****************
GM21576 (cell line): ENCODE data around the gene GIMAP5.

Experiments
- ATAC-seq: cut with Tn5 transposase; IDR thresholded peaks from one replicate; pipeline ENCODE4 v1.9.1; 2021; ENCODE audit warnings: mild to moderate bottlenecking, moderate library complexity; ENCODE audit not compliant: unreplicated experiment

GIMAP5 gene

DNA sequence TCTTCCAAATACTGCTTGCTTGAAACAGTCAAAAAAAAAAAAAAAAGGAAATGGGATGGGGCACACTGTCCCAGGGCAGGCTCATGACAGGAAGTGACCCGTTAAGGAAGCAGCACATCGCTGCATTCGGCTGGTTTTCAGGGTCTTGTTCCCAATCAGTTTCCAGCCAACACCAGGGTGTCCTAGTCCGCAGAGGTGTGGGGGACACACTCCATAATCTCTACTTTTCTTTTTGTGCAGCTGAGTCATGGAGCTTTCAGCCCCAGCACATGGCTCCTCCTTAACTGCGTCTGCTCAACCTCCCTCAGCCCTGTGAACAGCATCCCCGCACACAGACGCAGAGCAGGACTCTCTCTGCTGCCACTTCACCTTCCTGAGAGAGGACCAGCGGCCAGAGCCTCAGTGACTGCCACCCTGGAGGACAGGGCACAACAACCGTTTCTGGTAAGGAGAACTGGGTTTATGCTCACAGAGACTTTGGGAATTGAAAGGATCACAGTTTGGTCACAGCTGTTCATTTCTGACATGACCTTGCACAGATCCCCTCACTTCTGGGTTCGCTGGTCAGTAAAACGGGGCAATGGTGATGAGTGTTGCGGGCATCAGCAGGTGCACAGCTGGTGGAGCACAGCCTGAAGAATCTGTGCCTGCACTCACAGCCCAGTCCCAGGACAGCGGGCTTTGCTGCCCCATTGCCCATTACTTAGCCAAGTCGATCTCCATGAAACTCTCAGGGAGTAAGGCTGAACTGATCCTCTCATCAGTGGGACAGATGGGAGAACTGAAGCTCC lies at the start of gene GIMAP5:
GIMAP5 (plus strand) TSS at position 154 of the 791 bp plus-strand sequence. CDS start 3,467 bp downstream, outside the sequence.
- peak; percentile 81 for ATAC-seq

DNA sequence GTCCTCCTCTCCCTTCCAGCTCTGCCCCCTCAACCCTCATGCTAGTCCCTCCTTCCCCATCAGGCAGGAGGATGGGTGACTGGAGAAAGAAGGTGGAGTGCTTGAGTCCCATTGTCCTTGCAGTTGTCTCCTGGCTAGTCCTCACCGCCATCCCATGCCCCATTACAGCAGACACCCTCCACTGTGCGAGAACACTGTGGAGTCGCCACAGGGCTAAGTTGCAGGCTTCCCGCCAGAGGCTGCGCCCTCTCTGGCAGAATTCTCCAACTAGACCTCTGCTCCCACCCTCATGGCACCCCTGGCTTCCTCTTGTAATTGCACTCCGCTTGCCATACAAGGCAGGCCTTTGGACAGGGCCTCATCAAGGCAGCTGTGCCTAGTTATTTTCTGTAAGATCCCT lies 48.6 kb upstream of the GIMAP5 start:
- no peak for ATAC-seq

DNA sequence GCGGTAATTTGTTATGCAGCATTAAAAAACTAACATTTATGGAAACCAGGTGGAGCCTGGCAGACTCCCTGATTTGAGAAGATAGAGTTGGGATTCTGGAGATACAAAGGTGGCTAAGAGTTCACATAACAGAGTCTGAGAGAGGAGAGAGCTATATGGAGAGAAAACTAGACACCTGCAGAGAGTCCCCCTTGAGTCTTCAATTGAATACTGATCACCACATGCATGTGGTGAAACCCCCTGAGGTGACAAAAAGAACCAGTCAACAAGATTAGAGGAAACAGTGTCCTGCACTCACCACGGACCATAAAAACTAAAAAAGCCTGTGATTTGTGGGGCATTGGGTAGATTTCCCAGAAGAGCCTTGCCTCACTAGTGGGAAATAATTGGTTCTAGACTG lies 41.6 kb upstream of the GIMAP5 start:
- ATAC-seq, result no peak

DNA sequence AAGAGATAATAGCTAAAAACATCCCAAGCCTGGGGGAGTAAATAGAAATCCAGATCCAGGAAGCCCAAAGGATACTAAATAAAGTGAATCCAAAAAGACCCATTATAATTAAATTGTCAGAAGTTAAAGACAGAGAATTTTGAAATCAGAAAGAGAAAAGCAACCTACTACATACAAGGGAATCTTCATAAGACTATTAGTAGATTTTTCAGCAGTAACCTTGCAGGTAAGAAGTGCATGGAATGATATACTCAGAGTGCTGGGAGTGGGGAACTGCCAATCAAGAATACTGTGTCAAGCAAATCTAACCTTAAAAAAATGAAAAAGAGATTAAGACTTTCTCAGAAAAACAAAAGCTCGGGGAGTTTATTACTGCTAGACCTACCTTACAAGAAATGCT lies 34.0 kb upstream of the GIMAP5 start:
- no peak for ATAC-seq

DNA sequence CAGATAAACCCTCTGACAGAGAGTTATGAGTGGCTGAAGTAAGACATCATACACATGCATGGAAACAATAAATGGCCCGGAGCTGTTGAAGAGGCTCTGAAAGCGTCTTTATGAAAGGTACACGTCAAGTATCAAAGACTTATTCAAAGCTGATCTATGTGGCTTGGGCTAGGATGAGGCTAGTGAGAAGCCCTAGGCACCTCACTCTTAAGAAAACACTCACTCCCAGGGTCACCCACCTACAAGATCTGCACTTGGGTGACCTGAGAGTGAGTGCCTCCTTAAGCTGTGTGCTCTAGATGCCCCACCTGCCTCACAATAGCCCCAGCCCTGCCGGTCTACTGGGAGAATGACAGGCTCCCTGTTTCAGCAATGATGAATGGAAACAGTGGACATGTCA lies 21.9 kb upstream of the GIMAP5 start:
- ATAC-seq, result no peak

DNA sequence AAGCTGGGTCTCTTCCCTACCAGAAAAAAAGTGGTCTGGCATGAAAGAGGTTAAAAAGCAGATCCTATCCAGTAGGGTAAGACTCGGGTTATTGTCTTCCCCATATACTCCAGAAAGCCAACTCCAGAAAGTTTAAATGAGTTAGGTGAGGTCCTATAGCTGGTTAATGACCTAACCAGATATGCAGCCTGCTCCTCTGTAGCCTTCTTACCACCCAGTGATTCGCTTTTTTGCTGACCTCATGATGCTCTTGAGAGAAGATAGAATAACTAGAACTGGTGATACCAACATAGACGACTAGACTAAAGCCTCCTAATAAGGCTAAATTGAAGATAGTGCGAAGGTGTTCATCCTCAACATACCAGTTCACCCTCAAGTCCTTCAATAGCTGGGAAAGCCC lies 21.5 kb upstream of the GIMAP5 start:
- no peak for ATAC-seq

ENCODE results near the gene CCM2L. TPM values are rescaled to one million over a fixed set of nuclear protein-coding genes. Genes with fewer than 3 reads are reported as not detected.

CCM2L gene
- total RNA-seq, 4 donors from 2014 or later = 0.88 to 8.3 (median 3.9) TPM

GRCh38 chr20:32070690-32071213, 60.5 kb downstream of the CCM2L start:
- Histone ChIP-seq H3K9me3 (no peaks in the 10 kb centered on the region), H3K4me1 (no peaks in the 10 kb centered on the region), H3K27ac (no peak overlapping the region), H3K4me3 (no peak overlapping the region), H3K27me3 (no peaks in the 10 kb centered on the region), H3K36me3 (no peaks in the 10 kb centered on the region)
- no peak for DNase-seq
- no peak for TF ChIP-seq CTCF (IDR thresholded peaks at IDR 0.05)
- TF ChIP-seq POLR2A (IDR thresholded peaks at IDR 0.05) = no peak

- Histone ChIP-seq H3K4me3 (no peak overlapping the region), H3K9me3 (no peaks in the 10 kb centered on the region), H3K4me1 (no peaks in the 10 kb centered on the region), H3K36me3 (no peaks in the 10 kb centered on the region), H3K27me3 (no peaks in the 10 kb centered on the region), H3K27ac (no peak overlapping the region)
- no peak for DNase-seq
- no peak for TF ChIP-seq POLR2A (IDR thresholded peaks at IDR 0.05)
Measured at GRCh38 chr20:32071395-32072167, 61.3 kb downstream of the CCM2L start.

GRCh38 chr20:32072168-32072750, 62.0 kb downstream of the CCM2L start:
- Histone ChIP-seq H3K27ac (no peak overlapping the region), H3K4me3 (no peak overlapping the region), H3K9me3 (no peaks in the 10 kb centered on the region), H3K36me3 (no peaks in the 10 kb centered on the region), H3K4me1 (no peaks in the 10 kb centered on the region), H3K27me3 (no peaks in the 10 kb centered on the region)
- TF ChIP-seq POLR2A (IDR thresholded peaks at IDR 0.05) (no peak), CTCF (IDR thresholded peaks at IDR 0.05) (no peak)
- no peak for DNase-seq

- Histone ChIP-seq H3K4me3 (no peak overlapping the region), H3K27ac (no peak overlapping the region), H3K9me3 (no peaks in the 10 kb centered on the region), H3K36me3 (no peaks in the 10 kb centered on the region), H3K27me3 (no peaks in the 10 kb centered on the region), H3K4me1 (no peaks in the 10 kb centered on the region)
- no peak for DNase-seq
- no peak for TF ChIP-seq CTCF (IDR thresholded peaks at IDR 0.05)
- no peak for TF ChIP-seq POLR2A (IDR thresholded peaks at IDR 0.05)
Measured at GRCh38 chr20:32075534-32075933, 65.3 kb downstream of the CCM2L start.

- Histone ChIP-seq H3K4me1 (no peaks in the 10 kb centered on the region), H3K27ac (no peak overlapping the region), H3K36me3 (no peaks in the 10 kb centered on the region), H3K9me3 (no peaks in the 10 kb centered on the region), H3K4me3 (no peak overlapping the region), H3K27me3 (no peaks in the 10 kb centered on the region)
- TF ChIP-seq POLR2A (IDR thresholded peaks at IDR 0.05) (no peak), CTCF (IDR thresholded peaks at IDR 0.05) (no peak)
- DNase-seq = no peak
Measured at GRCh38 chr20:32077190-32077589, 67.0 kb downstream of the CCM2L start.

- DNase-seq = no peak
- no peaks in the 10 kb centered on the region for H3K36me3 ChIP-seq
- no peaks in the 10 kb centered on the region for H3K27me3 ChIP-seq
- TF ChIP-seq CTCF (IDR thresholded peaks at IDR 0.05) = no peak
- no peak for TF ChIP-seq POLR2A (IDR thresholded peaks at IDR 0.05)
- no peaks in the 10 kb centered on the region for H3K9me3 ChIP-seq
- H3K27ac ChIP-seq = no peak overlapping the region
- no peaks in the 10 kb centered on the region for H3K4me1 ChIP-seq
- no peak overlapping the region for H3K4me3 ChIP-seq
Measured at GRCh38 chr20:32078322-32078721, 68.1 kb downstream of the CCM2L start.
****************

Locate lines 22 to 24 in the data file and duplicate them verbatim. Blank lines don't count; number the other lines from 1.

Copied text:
- Histone ChIP-seq H3K9me3 (no peaks in the 10 kb centered on the region), H3K4me1 (no peaks in the 10 kb centered on the region), H3K27ac (no peak overlapping the region), H3K4me3 (no peak overlapping the region), H3K27me3 (no peaks in the 10 kb centered on the region), H3K36me3 (no peaks in the 10 kb centered on the region)
- no peak for DNase-seq
- no peak for TF ChIP-seq CTCF (IDR thresholded peaks at IDR 0.05)